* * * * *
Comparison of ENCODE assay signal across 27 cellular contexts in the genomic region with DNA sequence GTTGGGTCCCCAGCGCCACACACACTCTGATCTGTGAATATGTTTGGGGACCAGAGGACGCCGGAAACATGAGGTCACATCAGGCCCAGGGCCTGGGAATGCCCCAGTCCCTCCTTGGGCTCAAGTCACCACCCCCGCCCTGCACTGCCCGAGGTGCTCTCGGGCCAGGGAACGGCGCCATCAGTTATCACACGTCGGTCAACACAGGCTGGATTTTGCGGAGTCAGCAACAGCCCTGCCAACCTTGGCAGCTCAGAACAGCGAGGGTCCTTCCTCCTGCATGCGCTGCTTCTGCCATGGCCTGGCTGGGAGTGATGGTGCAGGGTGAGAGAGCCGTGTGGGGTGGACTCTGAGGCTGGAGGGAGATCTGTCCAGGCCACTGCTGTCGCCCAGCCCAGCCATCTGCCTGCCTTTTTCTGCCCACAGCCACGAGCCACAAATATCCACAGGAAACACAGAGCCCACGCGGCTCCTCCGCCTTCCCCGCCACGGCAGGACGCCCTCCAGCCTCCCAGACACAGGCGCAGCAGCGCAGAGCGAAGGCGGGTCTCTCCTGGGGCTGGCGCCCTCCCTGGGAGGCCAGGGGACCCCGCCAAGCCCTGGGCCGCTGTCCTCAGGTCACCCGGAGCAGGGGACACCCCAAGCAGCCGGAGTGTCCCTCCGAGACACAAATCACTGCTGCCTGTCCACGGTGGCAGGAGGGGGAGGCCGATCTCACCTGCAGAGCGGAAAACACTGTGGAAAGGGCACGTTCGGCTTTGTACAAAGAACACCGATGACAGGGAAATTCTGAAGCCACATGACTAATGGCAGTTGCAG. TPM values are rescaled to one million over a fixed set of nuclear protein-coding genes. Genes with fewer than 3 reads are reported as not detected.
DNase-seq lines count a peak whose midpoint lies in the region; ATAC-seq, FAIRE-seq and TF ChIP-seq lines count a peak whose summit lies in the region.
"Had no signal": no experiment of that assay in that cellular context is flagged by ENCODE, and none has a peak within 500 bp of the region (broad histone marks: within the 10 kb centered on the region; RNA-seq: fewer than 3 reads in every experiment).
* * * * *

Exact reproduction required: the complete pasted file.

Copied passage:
Comparison of ENCODE assay signal across 27 cellular contexts in the genomic region with DNA sequence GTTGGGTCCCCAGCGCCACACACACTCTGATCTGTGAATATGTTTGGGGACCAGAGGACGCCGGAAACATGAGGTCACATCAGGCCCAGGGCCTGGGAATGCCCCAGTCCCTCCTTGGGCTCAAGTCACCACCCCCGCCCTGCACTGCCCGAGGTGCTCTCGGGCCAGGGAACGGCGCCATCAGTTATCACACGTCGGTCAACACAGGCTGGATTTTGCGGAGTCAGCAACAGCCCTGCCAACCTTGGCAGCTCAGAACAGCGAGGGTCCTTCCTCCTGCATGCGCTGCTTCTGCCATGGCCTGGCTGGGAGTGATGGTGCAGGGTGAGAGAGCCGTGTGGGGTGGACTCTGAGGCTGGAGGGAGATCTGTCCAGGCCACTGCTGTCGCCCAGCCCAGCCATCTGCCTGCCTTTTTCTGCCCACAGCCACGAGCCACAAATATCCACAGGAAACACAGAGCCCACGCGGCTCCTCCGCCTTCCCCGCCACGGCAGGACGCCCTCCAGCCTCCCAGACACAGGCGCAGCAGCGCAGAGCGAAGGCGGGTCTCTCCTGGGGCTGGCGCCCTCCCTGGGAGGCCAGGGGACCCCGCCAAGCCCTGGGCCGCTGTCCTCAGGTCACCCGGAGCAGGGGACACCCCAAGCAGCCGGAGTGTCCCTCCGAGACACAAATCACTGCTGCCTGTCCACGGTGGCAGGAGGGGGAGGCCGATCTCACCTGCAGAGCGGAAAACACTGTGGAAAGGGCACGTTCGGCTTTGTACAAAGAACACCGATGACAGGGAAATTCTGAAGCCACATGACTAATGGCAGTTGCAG. TPM values are rescaled to one million over a fixed set of nuclear protein-coding genes. Genes with fewer than 3 reads are reported as not detected.
DNase-seq lines count a peak whose midpoint lies in the region; ATAC-seq, FAIRE-seq and TF ChIP-seq lines count a peak whose summit lies in the region.
"Had no signal": no experiment of that assay in that cellular context is flagged by ENCODE, and none has a peak within 500 bp of the region (broad histone marks: within the 10 kb centered on the region; RNA-seq: fewer than 3 reads in every experiment).